Owen’s approach was not developed within the Protestant world, and Catholic research of his theory was prevented by the 1912 PBC statement: ‘it was not permissible to depart from the opinion that Matthew, Mark and Luke were composed in that order’.
On returning home from the Council, the bishops were keen to renew catechetical methods. These had become distorted and unbalanced due to the need for responses to Protestant challenges. The renewal would emphasis the centrality of Christ and be more firmly based on Scripture.
So the bishops appointed priests who had specialised in Scripture to re-organise catechetics. These were eager to help the church embrace the modern age by accepting the ‘scientific’ truth of the Markan Priority theory. The introduction of modern catechetics was thereby greatly influenced by the theory. This often led to the replacement of firm doctrinal teaching by vague speculations as to what Christ actually taught. The confusion provoked some to opposie all renewal.
In 1971, Cardinal Wright (U.S.A.) wrote: ‘…wheat, the harvest of the Council, is rich and abundant, but some enemies, not all outside the Church, have sown cockle in the midst of the wheat’.
Cardinal Heenan (U.K.) agreed: ‘Some of our Catechists are teaching a theology of their own … the faithful will be led to believe that there is no dogmatic theology left and that everything is a matter of free speculation’.
To meet this situation, The Catechism of the Catholic Church was issued in 1992. Afterwards, Cardinal Ratzinger noted that most of the criticism of it had come from biblical experts who accused it of ignoring modern exegesis.
A Third Way
When the authors of the 1968 American Commentary forecasted that the challenge of the Synoptic Problem would continue to be accepted by dedicated scholars, they were correct. English researchers, accepting that the strictures of the PBC had been superseded by the teachings of Vatican II, were already researching Owen’s ideas.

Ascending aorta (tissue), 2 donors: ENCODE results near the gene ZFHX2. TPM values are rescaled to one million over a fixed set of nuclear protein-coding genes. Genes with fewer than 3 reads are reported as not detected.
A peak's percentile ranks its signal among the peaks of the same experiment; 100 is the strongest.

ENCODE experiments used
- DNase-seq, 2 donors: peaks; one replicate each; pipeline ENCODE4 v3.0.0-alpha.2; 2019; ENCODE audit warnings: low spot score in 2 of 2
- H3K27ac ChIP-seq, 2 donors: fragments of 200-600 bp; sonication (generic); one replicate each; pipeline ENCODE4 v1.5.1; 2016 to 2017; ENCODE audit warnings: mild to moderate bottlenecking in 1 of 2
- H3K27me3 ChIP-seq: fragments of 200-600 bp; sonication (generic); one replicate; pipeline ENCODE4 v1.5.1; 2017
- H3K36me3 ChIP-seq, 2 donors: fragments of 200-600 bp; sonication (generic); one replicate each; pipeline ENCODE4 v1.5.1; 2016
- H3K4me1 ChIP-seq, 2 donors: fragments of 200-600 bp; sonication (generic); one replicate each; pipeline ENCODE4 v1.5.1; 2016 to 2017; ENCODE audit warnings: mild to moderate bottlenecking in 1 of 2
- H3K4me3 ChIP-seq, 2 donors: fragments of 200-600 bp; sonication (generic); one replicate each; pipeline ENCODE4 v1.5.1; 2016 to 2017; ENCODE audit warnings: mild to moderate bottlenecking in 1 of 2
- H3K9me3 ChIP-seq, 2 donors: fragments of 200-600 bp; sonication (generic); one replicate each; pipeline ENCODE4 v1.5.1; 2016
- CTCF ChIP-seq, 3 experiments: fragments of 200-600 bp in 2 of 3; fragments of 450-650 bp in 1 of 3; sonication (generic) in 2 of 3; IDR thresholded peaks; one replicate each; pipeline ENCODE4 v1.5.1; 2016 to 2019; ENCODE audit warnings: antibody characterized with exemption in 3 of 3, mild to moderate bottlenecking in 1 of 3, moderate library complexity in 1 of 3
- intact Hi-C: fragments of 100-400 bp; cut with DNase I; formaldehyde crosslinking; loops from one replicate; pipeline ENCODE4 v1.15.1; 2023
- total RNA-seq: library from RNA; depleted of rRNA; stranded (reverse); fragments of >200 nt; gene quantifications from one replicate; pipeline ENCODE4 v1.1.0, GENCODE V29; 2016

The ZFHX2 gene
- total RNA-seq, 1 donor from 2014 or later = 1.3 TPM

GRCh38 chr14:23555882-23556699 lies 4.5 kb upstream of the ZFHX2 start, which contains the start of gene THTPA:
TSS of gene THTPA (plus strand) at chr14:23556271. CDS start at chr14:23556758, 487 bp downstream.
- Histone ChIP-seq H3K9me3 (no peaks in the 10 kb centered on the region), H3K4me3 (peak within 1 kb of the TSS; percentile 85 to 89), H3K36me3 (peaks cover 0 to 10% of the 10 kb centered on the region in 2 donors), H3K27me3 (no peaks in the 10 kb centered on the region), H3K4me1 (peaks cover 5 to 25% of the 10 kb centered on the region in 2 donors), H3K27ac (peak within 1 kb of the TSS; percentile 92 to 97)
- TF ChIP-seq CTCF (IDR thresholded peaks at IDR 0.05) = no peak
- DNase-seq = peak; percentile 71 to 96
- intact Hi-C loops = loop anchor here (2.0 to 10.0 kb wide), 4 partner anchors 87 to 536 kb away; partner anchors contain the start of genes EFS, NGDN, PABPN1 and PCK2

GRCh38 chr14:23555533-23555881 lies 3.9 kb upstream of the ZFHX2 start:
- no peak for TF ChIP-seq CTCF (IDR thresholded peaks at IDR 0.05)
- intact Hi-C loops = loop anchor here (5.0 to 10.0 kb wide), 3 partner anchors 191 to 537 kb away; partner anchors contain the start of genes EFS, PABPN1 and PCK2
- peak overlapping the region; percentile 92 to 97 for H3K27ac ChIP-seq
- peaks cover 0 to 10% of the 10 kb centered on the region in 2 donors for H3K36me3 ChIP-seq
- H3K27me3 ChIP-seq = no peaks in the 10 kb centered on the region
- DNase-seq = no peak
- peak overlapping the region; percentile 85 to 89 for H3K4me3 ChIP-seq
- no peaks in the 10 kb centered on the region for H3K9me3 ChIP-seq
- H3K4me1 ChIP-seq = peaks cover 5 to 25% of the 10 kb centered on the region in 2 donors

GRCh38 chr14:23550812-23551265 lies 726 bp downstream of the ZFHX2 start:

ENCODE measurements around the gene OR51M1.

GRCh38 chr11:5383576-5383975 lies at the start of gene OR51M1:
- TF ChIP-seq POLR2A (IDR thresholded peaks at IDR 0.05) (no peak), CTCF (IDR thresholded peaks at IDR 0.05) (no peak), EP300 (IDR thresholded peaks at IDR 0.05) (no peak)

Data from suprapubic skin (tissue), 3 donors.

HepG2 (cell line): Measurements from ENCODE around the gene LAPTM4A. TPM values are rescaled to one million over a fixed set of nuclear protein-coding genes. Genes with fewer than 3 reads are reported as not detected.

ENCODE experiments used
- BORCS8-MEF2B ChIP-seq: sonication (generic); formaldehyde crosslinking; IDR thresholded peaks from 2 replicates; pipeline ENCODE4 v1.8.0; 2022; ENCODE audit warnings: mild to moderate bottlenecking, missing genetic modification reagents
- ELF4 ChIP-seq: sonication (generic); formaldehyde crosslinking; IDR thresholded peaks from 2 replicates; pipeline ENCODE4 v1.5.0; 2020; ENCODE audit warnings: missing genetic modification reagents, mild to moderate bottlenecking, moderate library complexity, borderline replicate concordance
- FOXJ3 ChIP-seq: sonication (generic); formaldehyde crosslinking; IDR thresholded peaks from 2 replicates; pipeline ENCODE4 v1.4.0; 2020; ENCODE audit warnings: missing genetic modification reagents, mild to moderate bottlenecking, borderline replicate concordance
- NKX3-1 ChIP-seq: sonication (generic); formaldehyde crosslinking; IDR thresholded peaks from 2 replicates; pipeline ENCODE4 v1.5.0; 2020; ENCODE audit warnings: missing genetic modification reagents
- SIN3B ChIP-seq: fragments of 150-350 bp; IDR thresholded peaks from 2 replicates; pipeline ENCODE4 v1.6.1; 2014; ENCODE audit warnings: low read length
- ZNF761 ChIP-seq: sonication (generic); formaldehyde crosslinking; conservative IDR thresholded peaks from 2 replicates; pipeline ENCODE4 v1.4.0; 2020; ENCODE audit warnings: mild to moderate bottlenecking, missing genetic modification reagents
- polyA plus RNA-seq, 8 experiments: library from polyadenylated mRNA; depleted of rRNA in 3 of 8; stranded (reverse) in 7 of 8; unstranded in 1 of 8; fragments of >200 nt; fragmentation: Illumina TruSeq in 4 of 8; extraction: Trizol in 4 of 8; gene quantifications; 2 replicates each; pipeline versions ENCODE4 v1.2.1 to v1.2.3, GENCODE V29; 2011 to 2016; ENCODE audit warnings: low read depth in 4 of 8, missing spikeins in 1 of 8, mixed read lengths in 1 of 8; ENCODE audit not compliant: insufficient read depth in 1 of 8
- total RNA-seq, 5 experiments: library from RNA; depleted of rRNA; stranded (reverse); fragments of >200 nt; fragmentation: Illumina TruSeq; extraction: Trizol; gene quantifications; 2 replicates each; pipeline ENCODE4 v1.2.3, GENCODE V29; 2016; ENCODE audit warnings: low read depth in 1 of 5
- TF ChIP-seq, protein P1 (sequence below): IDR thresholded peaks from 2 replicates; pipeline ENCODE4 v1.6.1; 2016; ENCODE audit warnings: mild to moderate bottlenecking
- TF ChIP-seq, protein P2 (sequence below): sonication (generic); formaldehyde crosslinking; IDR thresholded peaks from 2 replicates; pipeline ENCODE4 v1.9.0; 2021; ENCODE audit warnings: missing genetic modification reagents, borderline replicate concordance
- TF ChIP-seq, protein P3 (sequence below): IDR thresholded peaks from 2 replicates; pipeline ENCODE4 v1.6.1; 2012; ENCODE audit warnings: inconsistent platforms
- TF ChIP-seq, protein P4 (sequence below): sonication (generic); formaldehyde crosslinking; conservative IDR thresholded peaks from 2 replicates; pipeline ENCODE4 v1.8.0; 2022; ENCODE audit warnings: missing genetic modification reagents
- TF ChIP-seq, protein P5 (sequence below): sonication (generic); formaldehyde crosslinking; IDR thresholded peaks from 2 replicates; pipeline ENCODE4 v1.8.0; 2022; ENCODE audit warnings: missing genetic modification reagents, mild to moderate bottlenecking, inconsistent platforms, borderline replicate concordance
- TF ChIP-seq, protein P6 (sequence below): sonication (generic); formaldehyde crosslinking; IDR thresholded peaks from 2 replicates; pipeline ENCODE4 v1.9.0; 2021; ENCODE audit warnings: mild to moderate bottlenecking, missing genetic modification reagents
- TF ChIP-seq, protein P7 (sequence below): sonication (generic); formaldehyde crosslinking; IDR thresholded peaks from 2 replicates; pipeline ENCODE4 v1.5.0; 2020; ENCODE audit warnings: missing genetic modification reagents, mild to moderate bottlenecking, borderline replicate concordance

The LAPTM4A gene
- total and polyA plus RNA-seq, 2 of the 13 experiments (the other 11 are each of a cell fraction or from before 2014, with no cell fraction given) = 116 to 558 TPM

They were led by Bernard Orchard OSB. Before the Council, he had negotiated and edited the Catholic edition of the Revised Standard Version of the Bible (RSVCE). It was refused an Imprimatur but, immediately after the Council in 1966, it obtained one. Orchard was a joint founder of the British and the World Associations of Catholic biblical scholars, and editor of both editions of: A Catholic Commentary on Holy Scripture (1953 and 1981)
Orchard was saddened to see Catholic exegetes accepting Markan Priority. Fellow English Benedictines, John Chapman O.S.B. and Abbott Butler O.S.B, had published books defending Matthew’s Gospel as being the first written. (e.g.The Priority of Matthew in 1951). But they had failed to account for Mark’s ‘poor Greek’.
Orchard set his mind to solving the ‘Synoptic Problem’ and especially the ‘poor’ Greek of Mark. With a small circle of colleagues including Harold Riley, an Anglican, and W. R. Farmer, an American Methodist, he was eventually successful.
Orchard pointed out that the well informed Clement of Alexandria had stated: ‘The first written of the gospels were those having the genealogies’. Then from other evidence, Orchard deduced that Mark had used Greek shorthand to record talks by Peter. Peter had used common (i.e. poor) Greek, when conflating the gospels of Matthew and Luke.
Based on this scenario it can be seen from Clement’s account, that copies of Mark’s notes were distributed before Luke published his gospel widely. So the sequences of Matthew-Mark-Luke and Matthew-Luke-Mark were both correct. It depended whether the sequence referred to was that of writing or of publication.
In various articles Orchard indicated the way his mind was moving. He started to compose a definitive book setting out his researches and conclusions in full. Unfortunately, he died before its completion. This present booklet has been produced to insure Orchard’s creative breakthrough, based on the Clementine’s tradition, is not lost.
Ecumenism and the Future
Those who, over many years, contributed to the vindication of the Clementine tradition came from a broad background. Henry Owen (Anglican), J.J.Griesbach (Lutheran), H.U.Meijboom (Lutheran), J.Chapman (RC), B.C.Butler (RC), W.R.Farmer (Methodist), J.J.Kiweit (Calvanist), E.R.Richards (Baptist), L.Johnson (RC), John Robinson (Anglican), Harold Riley (Anglican) and Bernard Orchard (RC). All Christians are now able to co-operate in re-establishing the public acceptance of the historical reliability of the Gospels.